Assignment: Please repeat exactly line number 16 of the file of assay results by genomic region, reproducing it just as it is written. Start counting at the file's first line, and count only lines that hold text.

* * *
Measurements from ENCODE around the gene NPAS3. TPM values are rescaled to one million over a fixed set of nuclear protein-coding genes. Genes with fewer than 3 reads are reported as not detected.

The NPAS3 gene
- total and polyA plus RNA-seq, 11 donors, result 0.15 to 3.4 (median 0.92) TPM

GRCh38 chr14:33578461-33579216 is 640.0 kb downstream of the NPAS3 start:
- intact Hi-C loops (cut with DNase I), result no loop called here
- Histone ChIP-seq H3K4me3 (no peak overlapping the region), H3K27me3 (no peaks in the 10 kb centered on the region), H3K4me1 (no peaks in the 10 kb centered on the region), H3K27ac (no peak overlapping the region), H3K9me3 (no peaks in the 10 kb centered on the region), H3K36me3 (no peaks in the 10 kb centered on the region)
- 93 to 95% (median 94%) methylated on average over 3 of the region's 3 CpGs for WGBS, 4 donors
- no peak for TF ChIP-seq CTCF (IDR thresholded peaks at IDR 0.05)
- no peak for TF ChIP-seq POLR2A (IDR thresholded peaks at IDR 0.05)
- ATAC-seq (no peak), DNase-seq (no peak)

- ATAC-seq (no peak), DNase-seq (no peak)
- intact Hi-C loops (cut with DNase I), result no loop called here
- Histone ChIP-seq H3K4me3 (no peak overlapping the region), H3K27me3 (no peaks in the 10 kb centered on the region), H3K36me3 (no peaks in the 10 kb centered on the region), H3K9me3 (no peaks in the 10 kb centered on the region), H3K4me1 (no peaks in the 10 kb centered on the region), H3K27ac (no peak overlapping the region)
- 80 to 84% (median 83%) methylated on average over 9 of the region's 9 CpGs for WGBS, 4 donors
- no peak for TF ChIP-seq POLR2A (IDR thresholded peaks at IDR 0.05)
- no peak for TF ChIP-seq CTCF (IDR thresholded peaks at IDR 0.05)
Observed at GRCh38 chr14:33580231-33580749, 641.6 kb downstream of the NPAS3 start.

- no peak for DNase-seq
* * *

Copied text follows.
- no peak for TF ChIP-seq CTCF (IDR thresholded peaks at IDR 0.05)